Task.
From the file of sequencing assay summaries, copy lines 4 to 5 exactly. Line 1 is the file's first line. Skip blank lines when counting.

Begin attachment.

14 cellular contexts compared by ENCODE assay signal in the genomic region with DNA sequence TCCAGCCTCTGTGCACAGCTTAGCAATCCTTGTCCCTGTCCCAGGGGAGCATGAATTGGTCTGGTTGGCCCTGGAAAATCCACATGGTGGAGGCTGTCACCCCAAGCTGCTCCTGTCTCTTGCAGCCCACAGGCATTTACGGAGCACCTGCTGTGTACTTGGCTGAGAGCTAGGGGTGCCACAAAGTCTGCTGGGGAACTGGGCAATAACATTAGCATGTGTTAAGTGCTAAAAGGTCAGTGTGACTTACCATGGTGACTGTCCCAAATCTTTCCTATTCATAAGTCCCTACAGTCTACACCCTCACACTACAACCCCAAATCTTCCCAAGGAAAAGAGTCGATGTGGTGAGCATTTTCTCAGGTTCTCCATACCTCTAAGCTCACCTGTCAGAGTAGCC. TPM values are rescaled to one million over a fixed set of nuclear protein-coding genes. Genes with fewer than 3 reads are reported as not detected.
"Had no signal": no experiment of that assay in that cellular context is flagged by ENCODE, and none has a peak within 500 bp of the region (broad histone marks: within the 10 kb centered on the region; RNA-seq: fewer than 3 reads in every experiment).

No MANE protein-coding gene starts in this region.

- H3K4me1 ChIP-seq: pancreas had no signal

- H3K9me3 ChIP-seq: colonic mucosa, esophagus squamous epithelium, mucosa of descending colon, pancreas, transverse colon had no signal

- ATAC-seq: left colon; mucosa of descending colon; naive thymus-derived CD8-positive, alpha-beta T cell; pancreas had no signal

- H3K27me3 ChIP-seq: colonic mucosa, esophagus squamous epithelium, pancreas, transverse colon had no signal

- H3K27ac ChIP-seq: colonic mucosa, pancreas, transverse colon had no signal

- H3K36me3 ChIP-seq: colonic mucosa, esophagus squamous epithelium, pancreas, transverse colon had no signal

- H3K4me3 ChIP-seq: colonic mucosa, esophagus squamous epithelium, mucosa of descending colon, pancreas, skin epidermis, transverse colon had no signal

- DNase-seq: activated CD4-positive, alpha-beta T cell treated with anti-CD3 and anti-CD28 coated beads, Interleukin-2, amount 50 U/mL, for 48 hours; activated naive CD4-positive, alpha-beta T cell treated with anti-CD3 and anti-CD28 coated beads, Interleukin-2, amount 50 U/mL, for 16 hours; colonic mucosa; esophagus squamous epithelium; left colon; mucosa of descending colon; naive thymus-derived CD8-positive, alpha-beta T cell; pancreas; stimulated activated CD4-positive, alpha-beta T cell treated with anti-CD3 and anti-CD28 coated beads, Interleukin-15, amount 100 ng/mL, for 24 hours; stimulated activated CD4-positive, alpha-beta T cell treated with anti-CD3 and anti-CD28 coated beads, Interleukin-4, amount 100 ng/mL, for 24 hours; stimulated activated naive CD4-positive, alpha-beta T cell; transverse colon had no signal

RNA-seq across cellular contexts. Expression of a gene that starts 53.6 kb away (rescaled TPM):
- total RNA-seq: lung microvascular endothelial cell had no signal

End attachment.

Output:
- H3K4me1 ChIP-seq: pancreas had no signal

- H3K9me3 ChIP-seq: colonic mucosa, esophagus squamous epithelium, mucosa of descending colon, pancreas, transverse colon had no signal